Sunday, January 21, 2007

Good January soaring

A cold front went through on Thursday, and Saturday's forecast looked pretty good to me. Cold air aloft, clear skies and probably heating to 10 degrees above the trigger temp, only a weak inversion forecast at 6000' or so. Driving in, there were some clouds at about 6000' in some valleys, but the Hemet valley was clear. Later I spotted some very concave-bottomed little clouds over "the mesa". Later they looked really choppy, and some people thought they were rotor clouds, as there was supposed to be some strong wind higher up, and we could see lenticular clouds southwest of the Big Bear area. But eventually they formed into full-fledged cumulus. And as the afternoon progressed, nice CU formed in and around the valley, up to about 50% coverage. They just weren't very high - some people said about 4500' MSL.

I took up the PW5 about 2:00. At 3000' AGL I was in clear blue, so I hung on for another 200' and let off nearer to clouds. Sure enough, there was good lift under all the clouds - just needed to find the best parts. I went down a ways and then made it back up to my release altitude. I flew around for my allotted hour and eventually got up to 5000' MSL, and the cloudbase was probably 500' higher. Finally I just sped up to 60 kts to reduce my L/D, and flew around for a while to lose altitude. I landed with a 1 hour and one minute flight. Not bad for January!

Several other ships were in the area. As someone put it, "Not a good day to get very far from the airport." At one point I shared a thermal with a Discus. At another time both of the club Blaniks were circling below me, and I took a couple of pictures of them. Not the best shot, but at least I got them.

It's really hard to fly smoothly, turn to stay centered in a thermal, keep a good lookout, and take a picture! With my digital camera, if I use my left hand, I can't see what I'm shooting. If I use my right hand, I have to fly left-handed, which works OK in a Blanik, but is hard in the PW5 because it's so sensitive.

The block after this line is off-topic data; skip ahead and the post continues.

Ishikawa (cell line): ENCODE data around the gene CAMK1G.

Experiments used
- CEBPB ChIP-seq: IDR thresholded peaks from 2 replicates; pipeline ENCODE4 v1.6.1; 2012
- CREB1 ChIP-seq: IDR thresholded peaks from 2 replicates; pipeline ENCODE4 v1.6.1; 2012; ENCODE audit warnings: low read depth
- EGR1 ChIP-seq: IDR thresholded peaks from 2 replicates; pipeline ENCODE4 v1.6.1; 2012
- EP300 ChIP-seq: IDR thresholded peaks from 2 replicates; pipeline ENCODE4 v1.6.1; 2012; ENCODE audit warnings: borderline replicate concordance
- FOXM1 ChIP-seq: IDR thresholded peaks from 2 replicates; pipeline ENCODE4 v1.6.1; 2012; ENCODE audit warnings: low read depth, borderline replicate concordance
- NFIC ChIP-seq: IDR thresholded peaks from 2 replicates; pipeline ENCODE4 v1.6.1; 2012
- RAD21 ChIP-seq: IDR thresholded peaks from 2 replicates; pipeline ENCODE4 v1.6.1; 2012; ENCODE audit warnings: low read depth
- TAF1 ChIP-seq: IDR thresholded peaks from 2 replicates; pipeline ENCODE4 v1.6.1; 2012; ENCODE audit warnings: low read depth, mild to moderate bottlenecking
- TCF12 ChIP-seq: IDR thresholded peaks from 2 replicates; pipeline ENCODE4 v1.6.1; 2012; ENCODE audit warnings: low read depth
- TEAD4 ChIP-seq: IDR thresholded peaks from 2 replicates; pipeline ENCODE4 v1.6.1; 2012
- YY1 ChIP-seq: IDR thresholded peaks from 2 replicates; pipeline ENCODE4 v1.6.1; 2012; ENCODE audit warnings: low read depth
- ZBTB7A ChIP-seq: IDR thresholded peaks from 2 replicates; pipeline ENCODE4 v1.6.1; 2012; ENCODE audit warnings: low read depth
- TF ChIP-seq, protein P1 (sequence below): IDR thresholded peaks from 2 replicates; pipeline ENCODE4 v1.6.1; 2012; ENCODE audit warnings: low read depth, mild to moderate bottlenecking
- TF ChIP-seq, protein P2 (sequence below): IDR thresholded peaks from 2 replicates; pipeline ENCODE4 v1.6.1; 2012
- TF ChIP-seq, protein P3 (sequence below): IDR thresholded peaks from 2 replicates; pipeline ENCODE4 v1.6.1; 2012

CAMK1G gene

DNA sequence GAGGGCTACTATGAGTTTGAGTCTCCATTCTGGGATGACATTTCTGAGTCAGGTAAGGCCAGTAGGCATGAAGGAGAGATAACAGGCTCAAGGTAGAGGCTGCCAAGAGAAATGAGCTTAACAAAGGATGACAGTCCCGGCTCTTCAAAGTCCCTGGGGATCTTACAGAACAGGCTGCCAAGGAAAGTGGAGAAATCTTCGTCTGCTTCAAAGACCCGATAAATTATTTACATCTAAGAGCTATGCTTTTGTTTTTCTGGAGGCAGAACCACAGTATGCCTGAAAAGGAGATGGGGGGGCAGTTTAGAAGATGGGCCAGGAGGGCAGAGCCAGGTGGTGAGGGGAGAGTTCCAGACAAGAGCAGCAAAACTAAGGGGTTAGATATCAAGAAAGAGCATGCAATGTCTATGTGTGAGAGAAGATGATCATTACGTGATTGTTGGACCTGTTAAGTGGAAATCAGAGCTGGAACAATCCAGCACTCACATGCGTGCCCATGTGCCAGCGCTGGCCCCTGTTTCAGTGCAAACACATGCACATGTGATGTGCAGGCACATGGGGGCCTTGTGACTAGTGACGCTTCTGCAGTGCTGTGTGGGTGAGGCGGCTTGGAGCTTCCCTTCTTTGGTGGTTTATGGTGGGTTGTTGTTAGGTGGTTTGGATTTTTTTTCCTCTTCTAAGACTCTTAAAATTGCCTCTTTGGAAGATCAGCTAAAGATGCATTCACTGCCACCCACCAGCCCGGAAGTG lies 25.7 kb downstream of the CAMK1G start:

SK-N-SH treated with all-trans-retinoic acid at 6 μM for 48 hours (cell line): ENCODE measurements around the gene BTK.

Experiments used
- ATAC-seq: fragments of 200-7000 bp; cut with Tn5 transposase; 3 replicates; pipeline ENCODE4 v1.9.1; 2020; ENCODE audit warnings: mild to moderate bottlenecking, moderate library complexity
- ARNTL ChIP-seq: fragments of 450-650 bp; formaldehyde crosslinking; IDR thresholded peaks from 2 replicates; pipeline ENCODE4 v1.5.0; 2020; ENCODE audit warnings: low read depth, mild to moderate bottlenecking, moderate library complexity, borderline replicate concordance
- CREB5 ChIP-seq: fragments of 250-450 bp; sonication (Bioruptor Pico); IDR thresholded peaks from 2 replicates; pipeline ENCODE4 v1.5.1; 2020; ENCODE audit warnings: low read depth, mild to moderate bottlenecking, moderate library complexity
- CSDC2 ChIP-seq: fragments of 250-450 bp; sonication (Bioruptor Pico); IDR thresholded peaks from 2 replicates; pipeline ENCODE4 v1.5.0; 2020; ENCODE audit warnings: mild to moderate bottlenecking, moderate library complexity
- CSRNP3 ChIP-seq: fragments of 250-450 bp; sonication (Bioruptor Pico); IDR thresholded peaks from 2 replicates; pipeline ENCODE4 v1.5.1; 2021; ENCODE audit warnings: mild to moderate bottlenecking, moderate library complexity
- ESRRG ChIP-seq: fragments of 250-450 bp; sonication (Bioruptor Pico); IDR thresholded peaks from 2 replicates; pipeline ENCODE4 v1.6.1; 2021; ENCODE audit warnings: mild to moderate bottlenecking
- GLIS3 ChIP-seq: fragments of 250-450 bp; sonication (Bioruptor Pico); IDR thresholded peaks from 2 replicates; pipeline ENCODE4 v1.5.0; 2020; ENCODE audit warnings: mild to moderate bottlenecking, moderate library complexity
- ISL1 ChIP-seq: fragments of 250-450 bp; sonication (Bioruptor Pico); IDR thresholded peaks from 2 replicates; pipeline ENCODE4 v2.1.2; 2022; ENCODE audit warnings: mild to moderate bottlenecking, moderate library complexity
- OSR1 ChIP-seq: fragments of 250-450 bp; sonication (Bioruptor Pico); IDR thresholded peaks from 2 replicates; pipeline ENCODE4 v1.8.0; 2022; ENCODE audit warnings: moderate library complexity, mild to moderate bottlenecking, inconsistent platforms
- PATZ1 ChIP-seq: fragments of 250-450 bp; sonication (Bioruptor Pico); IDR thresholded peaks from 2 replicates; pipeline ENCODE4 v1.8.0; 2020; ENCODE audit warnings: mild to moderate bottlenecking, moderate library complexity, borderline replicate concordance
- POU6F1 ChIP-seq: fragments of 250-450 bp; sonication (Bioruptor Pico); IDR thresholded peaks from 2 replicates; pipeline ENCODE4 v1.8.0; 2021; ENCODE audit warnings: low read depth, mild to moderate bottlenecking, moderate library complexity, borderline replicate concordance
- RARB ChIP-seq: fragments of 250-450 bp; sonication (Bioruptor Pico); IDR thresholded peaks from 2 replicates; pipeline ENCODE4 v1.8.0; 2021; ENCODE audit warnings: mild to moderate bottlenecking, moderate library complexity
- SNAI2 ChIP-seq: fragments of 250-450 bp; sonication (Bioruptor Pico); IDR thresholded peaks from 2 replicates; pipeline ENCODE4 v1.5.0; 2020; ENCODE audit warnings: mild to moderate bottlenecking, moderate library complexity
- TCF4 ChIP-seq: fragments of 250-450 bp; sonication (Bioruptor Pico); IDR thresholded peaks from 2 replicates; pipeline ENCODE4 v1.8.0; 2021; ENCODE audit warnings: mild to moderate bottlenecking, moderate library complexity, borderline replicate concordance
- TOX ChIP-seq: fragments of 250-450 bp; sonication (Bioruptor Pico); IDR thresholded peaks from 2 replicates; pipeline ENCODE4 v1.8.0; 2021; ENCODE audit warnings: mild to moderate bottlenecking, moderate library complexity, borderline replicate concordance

I mentioned using the Outside Air Temperature display to watch the gradient during tow... I did remember to look at it a time or two, but not often enough to be useful. Maybe next time. I did check it up at 5000' MSL, and it was 3 Celsius. AWOS was reporting dewpoint as 2 C, so since I was just below cloudbase that made sense. That's 37 Fahrenheit - cold up there! I spent just a moment looking at SeeYou Mobile to see if it could display the OAT. I don't think it can, although the data is supposed to be in the feed from the Volkslogger. More to check out.

I plugged my PDA into the Volkslogger, and that worked OK for a while. But halfway through my flight, the PDA shut off. I turned it back on but it never synced up with the VL again. Maybe a setting related to external power. More to check out...

The latest SeeYou Mobile has a thermal strength display when you're circling. It's not clear to me how to use the display... there's an arrow and circles of varying size representing relative lift strength. I'm not sure if the arrow means the compass direction, or the nose of the ship. More to check out... If anyone's used this, please comment.

Tuesday, January 09, 2007

The Lean

My brother is an avid motorcyclist, owning dirt bikes for years and recently a Harley. He mentioned to me an article (or column) titled "The Lean" in a Harley magazine. The author, often asked what was so attractive about riding the road on a motorcycle, distilled it down to "the lean". That is, the fun of riding the curves and the way you have to (get to) lean the bike into the turns.

I think that's part of the fun of flying a glider: the lean (or the bank). We spend a lot of time turning in banks of 30 degrees to 45 degrees or more. That's something that one doesn't experience in an airliner - they tend to keep to 15 to 30 degree banks to keep people comfortable. But you know what? If you're not afraid of it, the lean is great fun!

It's partly the G-force: 1.4G in a 45-degree turn, 2.0G in a 60-degree turn. That's what makes a roller coaster fun, too.

It's partly the visual: the earth passing by sideways... the wing pointing down at the ground...

Turning a car around a flat city street corner is not the same... centrifugal force pushes the car away from the turn and does not feel natural. Taking a car at speed through a properly banked mountain curve or freeway ramp invokes "the lean" and is much more satisfying.

Sunday, January 07, 2007


Today I was thinking about the temperature inversion that was forecast for yesterday. Each flying day as I'm preparing, I look at (among other things), the atmospheric temperature forecast from NOAA's NAM site. The closest forecast to Hemet is for San Diego (I think Miramar NAS), so I don't quite believe it, but it's the best I can find. If an inversion is forecast, then I don't hope for too much out of the day.